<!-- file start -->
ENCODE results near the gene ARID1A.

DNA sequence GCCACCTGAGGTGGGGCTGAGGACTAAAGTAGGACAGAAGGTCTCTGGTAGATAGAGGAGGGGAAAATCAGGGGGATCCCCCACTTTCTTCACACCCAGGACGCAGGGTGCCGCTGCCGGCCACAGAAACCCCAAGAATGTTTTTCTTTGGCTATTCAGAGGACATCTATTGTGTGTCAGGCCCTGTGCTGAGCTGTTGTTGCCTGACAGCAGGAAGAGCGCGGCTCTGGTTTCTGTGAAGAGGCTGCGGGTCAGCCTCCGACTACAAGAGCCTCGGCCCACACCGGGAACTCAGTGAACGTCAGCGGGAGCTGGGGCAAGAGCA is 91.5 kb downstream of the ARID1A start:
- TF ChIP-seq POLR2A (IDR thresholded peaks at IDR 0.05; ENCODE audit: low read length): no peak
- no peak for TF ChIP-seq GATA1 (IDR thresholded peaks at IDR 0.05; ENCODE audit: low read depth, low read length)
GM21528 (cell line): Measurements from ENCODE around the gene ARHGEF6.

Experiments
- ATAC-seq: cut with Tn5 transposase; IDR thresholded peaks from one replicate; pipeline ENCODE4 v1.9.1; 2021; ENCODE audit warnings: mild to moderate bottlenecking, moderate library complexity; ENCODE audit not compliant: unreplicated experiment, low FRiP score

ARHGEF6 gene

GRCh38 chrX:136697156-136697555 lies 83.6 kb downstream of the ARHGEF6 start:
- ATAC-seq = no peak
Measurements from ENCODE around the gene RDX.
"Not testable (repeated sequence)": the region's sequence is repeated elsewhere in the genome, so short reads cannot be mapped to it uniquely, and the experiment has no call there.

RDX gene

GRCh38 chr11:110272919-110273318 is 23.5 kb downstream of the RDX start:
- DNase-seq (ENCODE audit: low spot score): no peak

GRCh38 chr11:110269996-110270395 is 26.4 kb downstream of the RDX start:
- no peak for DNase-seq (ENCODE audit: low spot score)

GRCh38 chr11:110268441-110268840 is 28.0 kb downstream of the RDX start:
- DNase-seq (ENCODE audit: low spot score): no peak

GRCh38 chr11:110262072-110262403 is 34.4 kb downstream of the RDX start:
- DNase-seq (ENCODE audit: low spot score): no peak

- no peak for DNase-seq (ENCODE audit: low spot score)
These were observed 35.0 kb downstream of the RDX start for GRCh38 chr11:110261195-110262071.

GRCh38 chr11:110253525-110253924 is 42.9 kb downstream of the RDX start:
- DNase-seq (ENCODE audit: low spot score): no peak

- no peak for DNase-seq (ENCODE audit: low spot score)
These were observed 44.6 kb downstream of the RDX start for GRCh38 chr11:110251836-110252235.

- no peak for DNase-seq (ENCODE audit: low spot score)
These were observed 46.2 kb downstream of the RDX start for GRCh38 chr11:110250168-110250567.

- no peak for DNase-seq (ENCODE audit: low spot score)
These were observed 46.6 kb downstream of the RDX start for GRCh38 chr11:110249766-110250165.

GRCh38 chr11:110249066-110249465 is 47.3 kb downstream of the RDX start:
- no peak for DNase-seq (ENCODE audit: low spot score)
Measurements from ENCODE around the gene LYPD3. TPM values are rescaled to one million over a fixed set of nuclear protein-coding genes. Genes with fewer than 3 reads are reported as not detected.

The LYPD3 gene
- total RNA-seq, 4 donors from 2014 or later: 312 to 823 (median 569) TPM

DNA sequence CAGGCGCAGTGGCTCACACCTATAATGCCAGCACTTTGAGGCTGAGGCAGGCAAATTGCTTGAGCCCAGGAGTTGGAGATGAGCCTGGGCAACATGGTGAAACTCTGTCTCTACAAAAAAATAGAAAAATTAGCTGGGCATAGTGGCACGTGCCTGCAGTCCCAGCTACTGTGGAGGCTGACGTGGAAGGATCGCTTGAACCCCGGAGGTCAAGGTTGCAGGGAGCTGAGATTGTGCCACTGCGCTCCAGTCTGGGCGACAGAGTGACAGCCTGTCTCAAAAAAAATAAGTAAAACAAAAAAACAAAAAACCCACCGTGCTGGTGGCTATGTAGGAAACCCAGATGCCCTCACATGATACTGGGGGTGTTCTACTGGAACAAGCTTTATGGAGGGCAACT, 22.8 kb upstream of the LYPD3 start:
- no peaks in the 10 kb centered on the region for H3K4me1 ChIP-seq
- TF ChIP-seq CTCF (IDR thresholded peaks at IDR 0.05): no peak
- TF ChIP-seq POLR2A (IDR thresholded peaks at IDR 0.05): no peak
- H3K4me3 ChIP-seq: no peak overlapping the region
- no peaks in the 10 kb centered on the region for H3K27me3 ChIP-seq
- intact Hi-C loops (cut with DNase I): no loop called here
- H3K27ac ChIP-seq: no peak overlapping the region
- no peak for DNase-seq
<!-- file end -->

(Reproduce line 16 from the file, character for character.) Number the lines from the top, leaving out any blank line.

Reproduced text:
GRCh38 chr11:110269996-110270395 is 26.4 kb downstream of the RDX start: